Crete is the largest of the Greek islands, 160 miles (258 kilometres) long and up to 38 miles (61 kilometres) wide. It is believed that Crete was settled before 7000 BC and the Neolithic period. Archaeology enthusiasts can visit the underground Neolithic remains of Festos and Knossos which was the largest Neolithic settlement in Europe. The following Bronze period brought the Minoan civilization, thought to be Europe’s first advanced civilisation, and the legendary King Minos. The palace of Knossos outside Crete's main city Heraklion, is believed to have been the center of Minoan civilization between 3000-1400 BC. It was in these years that the island’s significant development took place making it a centre for marine, trading and art.
Crete’s position between East and West, between Europe and the Sahara, has shaped its geography and its wildlife. The land is varied as mountain ranges rise to more than 8,000 feet, while Europe’s deepest gorge winds for twelve miles through rock walls at times 1,000 feet high. Long sandy beaches, clear blue sea surrounding the island and the picturesque limestone mountains topped with snow until late spring, provide the perfect Mediterranean mixture for all tastes in a holiday.
Crete is a very popular destination for walkers and hikers all year round and it is the southern end of the European E4 hiking route that starts from the Pyrenees. Western Crete is known for its walks and cycling, and it is also here that you can experience the traditional lifestyles of shepherds, olive growers, beekeepers, vintners and fishermen. A tour is recommended to get the most from a visit to the famous Samaria gorge, Europe’s longest gorge at 18 kilometres in length. In Eastern Crete, April is an excellent time for bird watchers and botanists, as well as autumn when the migrating birds are returning to Africa. Far Eastern Crete is said to be the least visited area of the island, and dominated by the Thripti Mountains and the highlands of the Ziros Moors with its thriving shepherd communities. The further East one goes, the more gentle the hills become and it is used as an important agricultural area for bananas, olive trees, vineyards and vegetables throughout the year. The centrally located area around the town of Heraklion is desirable if you are simply seeking the ease of an inclusive beach resort holiday. There are plenty of packages to the four and five star hotels in this area, a short distance from the international airport and with the most connections to the UK.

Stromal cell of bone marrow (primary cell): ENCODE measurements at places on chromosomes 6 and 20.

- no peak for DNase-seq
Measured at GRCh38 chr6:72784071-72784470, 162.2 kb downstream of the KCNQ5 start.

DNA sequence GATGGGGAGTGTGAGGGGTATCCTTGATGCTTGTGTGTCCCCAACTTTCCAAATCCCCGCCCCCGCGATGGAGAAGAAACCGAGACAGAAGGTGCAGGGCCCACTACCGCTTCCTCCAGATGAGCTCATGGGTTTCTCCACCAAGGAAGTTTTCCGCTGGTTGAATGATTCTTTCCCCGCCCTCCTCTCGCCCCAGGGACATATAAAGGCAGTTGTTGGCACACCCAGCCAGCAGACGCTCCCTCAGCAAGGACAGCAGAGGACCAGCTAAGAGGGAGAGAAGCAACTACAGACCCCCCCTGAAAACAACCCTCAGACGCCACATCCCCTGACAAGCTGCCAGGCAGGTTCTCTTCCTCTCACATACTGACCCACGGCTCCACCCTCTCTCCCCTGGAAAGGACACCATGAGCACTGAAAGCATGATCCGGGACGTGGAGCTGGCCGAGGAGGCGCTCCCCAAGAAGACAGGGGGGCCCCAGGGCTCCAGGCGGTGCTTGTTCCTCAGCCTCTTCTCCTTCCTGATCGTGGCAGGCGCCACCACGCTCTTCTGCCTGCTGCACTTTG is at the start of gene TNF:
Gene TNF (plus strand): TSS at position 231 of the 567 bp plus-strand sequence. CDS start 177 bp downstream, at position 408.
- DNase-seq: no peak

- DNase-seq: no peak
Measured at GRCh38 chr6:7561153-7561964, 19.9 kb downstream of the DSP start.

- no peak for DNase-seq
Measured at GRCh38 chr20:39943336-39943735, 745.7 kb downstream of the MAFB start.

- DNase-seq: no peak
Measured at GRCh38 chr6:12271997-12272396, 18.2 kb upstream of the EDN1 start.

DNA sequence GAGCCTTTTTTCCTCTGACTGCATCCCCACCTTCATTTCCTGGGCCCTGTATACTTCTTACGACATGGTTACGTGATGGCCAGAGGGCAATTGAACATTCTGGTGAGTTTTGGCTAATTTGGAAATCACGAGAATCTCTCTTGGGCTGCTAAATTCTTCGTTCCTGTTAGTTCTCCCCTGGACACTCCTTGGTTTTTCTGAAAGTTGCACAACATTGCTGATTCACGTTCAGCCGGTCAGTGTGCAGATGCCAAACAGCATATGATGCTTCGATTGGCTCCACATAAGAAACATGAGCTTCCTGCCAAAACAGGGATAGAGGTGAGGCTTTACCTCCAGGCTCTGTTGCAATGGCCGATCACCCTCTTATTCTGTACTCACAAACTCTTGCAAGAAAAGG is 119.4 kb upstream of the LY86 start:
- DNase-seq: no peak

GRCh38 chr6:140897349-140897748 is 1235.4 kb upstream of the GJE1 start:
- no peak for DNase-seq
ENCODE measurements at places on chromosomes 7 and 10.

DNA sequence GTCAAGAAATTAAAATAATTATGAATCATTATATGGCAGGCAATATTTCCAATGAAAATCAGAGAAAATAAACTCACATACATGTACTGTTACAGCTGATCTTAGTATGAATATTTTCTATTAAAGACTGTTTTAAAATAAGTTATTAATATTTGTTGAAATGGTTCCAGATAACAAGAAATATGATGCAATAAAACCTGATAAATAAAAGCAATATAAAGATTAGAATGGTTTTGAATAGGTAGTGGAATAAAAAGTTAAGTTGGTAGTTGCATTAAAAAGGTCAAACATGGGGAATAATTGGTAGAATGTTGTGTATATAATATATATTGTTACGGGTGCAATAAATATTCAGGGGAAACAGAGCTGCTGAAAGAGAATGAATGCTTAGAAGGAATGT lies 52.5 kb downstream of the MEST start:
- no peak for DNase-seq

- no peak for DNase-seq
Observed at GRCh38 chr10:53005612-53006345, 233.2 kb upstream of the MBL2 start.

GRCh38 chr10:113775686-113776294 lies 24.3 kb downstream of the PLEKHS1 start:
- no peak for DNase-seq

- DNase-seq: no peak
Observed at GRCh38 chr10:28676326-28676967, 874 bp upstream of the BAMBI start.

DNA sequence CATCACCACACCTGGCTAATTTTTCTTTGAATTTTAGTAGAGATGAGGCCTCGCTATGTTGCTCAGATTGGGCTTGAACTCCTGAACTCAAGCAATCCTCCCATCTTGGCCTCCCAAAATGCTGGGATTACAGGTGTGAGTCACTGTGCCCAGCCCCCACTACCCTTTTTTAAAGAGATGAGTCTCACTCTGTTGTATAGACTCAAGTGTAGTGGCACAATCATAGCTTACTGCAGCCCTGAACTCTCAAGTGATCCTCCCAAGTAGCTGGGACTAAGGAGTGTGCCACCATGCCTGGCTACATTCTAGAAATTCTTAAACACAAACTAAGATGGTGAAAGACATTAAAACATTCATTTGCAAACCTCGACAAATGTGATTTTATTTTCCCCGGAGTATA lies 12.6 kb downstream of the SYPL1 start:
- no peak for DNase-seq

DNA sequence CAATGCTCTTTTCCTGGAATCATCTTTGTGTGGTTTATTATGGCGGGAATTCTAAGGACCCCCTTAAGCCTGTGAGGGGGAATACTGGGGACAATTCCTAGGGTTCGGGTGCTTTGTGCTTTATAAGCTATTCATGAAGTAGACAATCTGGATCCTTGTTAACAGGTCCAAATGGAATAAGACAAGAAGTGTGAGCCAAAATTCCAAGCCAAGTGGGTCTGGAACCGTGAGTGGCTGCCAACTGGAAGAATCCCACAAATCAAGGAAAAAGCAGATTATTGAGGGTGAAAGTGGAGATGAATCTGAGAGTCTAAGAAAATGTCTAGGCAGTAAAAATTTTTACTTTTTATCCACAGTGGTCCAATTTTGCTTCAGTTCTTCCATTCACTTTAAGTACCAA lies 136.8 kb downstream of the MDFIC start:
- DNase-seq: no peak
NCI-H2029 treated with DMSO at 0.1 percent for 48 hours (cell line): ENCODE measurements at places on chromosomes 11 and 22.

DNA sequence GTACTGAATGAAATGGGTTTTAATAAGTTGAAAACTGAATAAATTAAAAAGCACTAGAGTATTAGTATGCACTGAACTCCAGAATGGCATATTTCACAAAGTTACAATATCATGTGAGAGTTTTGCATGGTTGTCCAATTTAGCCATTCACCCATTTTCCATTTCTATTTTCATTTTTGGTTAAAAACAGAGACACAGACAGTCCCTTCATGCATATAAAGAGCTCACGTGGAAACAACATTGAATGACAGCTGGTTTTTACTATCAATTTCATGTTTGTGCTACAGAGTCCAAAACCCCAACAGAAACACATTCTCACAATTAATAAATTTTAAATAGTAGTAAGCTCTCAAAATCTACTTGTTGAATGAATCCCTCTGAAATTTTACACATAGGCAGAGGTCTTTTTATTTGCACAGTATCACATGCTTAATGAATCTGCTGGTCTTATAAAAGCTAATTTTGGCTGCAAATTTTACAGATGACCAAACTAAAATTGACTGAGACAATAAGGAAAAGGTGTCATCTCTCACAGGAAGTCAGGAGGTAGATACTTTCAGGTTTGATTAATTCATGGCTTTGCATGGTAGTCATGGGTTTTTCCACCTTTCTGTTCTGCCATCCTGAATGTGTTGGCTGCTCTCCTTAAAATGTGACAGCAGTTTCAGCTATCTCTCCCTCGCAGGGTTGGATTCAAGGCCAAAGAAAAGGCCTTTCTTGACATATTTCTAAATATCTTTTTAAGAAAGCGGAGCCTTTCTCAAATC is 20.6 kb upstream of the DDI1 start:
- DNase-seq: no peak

Known to be one of the healthiest in the world, the Cretan diet consists of fresh fish, fruit, vegetables, cheese, honey, its “sacred” olive oil and of course the popular local wines. When dining in the wide range of casual tavernas, you’ll find the familiar Greek dishes such as moussaka, calamari, yoghurt and honey, but also Cretan culinary traditions such as vegetable pies and mountain lamb. In the larger towns it is also possible to find a choice of international restaurants serving Italian, Chinese and Moroccan amongst other ethnic cuisines.
The island of Crete offers a warm Mediterranean hospitality for all types of leisure interests including beach holidays, walking, hiking, cycling and water sports, set amongst an archaeological history that was truly part of the cradle of western civilisation. Evidence of the richness of Crete’s history can be seen throughout the island in the diversity of the remains of Minoan palaces, Byzantine churches, the towns of Chania and Rethymno with their beautiful Venetian buildings and Turkish minarets.
HOW TO GET THERE
Two airports service Crete: Heraklion and Chania (Hania). Most flights from the UK go to Heraklion, and there are many tour operators offering good value charter flights leaving from London Gatwick, Birmingham, Manchester and other UK airports. Discount airline Easyjet flies to both Heraklion and Chania airports.
From North America, regularly sched